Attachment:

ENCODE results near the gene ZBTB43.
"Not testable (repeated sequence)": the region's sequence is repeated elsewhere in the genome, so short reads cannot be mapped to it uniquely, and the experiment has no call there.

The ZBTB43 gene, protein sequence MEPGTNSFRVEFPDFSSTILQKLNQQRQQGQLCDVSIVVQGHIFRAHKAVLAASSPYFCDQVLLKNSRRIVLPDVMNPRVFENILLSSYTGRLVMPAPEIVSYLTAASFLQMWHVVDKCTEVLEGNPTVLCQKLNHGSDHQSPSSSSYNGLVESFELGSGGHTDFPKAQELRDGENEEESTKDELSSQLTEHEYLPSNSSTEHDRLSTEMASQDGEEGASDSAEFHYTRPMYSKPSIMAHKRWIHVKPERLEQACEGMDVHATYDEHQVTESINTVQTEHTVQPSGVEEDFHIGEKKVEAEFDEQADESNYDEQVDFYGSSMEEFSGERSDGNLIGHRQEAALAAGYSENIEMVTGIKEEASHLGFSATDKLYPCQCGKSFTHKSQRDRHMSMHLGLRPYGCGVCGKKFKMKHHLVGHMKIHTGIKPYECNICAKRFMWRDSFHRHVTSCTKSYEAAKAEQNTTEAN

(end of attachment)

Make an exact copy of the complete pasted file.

ENCODE results near the gene ZBTB43.
"Not testable (repeated sequence)": the region's sequence is repeated elsewhere in the genome, so short reads cannot be mapped to it uniquely, and the experiment has no call there.

The ZBTB43 gene, protein sequence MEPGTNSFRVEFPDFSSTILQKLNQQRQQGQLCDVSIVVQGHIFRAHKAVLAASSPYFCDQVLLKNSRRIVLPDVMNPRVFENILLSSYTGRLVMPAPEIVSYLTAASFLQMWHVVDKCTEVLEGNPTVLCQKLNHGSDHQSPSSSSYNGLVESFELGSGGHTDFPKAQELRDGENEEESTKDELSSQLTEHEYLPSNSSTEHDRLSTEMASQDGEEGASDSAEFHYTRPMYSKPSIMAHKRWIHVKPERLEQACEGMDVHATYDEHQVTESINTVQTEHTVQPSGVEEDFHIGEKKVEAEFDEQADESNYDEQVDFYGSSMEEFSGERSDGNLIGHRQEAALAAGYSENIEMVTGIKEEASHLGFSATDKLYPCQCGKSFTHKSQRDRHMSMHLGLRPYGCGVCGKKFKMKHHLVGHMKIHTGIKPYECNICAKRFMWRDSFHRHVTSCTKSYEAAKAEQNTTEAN